Florida’s statewide Health Information Exchange, Florida HIE, has been operational since 2011, and in the past five years, the healthcare landscape has continued to change, requiring providers and healthcare organizations to invest in new health information technologies. Leaders of the Florida HIE, have, in turn, been challenged with operating an HIE organization that is both sustainable and flexible to keep up with these changes.
In 2010, Florida’s Agency for Health Care Administration (AHCA), the chief health policy and planning agency for the state, was awarded a $20.7 million grant from the Office of the National Coordinator for Health Information Technology (ONC) HIE Cooperative Agreement program to establish the Florida HIE. After a competitive procurement process, Harris Corporation, a Florida-based international communications and information technology company, was then awarded a four-year contract by AHCA to build the HIE infrastructure.
AHCA and Harris began implementing the statewide HIE in 2011 and the organization now offers three services that enable healthcare providers to share information with consent – Direct Messaging, Patient Look-UP (PLU), and Event Notification Service (ENS). The Florida HIE also is a participant in the eHealth Exchange for interstate health information exchange.
The Direct Messaging service provides healthcare organizations and providers with a way to securely send and receive messages and attachments containing a patient’s clinical data. The service is nationally accredited through Direct Trust and allows for HIPAA-compliant, encrypted transmission of protected health information (PHI).
PLU enables patient-authorized exchange of clinical data between participants through the PLU “network of networks,” which connects already existing HIEs, such as a regional network or a health system. The Florida HIE also offers a PLU Hybrid Service that enables physicians to connect to the PLU network through Direct Messaging. As of November, there were 15,000 PLU-covered hospital beds in the state of Florida, which is 23 percent of the state’s hospitals beds. Volume has steadily grown and in November 2015 there were 375,000 queries through the PLU with 23,000 matched patient records.
ENS is an automated alerting service that provides alert notifications when patients are discharged from a hospital or emergency department to health plans and accountable care organizations (ACOs), and then subsequently, the primary care provider. That service went live in the fall of 2013, and there are currently four Florida health plans subscribed – Wellcare of Florida, Sunshine State Health Plan, Molina Healthcare and South Florida Community Care Network. As of October 2015, more than 1 million Florida residents are covered by the ENS service.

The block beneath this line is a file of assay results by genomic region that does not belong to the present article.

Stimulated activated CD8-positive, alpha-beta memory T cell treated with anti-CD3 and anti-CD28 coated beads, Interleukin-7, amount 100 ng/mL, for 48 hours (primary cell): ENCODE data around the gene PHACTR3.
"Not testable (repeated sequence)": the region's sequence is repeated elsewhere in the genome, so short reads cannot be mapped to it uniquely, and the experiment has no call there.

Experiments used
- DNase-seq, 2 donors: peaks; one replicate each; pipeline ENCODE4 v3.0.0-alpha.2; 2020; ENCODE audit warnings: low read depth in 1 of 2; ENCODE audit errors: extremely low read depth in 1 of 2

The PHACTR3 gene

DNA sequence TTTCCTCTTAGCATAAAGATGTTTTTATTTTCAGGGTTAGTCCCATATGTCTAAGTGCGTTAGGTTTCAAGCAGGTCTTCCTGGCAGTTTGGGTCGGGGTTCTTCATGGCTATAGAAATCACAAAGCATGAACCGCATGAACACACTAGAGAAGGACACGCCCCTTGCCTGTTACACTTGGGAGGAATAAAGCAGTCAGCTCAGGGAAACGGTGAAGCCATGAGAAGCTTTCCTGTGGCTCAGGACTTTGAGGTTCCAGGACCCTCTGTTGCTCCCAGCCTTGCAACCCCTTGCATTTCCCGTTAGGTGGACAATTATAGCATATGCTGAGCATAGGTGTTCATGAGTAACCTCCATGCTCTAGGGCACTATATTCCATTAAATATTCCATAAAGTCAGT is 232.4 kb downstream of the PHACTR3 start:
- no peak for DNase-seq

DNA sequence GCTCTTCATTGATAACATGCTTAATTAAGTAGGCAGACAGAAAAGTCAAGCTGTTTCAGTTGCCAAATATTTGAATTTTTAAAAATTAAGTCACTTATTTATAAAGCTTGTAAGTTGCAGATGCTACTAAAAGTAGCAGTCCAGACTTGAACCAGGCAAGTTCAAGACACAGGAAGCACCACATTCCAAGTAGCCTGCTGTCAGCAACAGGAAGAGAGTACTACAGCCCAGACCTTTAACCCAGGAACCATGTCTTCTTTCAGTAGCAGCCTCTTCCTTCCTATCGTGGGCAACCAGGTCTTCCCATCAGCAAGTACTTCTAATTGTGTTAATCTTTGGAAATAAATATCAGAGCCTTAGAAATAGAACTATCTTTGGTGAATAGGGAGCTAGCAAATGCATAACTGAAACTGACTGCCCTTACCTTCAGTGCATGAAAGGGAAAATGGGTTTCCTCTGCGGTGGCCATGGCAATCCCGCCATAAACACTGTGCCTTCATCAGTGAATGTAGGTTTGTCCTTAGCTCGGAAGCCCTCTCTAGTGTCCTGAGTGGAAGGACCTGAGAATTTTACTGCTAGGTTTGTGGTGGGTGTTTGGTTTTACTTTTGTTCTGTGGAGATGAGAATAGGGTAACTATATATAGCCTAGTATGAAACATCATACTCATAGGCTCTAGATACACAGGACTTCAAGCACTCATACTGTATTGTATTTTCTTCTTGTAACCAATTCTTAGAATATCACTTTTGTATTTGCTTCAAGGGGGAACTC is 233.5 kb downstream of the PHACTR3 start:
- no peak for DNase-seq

In the first part of a two-part interview, Healthcare Informatics Assistant Editor Heather Landi spoke with Pamela King, Florida HIE Outreach Coordinator, and Janet Hofmeister, product line manager, Florida HIE Systems, Harris Corporation, about the steps taken to implement the Florida HIE and the challenges of keeping up with the ongoing evolution of the healthcare landscape.
Why was AHCA interested in receiving the ONC funding for a statewide HIE?
King: The bottom line for any organization implementing an HIE is to improve healthcare by getting key patient clinical information into the hands of care providers efficiently. The Agency for Health Care Administration, operating under a mission of Better Health Care for All Floridians, encourages the adoption of health technology in the state of Florida, in an effort to improve healthcare outcomes. The Agency also administers with the U.S. Centers for Medicare and Medicaid Services (CMS) electronic health record (EHR) Incentive Program, enabling hospitals and practitioners to purchase electronic health record systems and meet federal requirements for electronic exchange to improve care.
What were the initial steps to set up the Florida HIE?
Hofmeister: We at Harris were excited to enter into the contract in Florida especially since Harris is headquartered in Florida; it’s our home state. Initial work involved defining requirements with Heidi Fox, AHCA administrator and Florida HIE project director, and other members of the team. Then we began reaching out to organizations to gage interest in participation in the Florida HIE. We knew early in the project that there were several significant healthcare organizations, like Florida Hospital, who were interested in being early adopters. We began with applications for 20 licenses procured for the HIE, and funding to help 20 organizations join initially. After several rounds of application reviews, we selected applicants with a certain patient population, and evaluated their technical capabilities. Once the organizations were ready, our technical teams began to set up the gateway exchange of the data.